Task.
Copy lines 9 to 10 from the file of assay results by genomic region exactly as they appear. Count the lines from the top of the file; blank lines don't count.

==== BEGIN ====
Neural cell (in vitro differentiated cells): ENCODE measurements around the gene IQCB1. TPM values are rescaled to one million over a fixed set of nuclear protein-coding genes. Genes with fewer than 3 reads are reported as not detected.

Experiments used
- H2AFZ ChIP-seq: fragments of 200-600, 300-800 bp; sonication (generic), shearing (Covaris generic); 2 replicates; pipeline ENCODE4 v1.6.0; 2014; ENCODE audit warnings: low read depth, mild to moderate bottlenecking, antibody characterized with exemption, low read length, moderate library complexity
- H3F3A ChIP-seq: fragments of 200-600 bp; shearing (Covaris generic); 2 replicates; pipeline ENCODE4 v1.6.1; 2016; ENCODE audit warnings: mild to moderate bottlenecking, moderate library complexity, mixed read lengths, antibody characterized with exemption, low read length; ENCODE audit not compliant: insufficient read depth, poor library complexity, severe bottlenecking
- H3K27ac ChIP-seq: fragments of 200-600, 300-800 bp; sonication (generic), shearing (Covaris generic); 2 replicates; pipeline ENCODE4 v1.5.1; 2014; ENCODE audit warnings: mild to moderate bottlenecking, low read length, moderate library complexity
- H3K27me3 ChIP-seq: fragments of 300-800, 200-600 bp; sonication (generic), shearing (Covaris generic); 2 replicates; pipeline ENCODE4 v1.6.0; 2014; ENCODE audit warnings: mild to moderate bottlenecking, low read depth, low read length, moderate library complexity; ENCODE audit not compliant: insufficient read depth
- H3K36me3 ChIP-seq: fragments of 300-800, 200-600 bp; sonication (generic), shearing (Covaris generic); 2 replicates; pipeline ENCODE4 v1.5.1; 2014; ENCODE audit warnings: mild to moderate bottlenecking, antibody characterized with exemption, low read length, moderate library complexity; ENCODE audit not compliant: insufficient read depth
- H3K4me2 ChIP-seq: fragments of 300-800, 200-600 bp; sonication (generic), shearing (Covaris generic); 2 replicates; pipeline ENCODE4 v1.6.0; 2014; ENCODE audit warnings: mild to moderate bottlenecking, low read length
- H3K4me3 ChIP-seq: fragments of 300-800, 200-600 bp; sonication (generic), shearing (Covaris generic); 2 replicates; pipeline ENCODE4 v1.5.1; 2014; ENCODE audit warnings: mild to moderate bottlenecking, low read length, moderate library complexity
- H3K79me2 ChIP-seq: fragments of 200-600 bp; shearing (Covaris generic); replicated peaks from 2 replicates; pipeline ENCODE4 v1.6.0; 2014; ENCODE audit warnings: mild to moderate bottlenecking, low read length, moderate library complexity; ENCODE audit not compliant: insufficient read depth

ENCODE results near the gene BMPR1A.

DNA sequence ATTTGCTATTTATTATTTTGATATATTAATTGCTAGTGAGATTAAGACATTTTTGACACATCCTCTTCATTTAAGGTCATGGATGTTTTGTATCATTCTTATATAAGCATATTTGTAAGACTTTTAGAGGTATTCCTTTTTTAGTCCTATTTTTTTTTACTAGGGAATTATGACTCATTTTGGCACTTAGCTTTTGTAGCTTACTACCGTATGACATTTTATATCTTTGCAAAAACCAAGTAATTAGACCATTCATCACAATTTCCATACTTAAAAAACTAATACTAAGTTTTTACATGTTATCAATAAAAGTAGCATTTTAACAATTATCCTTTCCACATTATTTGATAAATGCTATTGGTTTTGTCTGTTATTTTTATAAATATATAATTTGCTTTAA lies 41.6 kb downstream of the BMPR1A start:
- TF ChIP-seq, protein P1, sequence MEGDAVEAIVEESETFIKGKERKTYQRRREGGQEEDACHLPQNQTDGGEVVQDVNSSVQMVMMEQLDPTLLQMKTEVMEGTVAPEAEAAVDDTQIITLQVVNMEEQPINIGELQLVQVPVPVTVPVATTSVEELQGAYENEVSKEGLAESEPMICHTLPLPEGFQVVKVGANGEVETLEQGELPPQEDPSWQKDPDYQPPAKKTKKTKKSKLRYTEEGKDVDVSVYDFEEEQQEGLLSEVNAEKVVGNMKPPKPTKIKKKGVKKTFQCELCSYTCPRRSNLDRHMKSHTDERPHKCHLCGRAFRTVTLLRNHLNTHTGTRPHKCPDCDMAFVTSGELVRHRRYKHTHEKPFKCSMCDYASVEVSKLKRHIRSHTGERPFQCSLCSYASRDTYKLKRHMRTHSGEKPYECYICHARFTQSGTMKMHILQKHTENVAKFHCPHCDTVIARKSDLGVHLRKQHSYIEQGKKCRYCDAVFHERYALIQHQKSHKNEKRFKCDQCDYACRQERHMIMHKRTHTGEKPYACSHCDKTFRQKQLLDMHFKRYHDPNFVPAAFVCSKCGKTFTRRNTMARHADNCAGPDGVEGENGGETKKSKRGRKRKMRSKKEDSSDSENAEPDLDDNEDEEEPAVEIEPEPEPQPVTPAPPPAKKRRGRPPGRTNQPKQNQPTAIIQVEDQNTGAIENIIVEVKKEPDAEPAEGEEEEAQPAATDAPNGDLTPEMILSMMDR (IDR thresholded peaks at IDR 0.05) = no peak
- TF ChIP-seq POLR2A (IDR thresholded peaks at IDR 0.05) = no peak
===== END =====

- H3K4me3 ChIP-seq: fragments of 300-800, 200-600 bp; sonication (generic), shearing (Covaris generic); 2 replicates; pipeline ENCODE4 v1.5.1; 2014; ENCODE audit warnings: mild to moderate bottlenecking, low read length, moderate library complexity
- H3K79me2 ChIP-seq: fragments of 200-600 bp; shearing (Covaris generic); replicated peaks from 2 replicates; pipeline ENCODE4 v1.6.0; 2014; ENCODE audit warnings: mild to moderate bottlenecking, low read length, moderate library complexity; ENCODE audit not compliant: insufficient read depth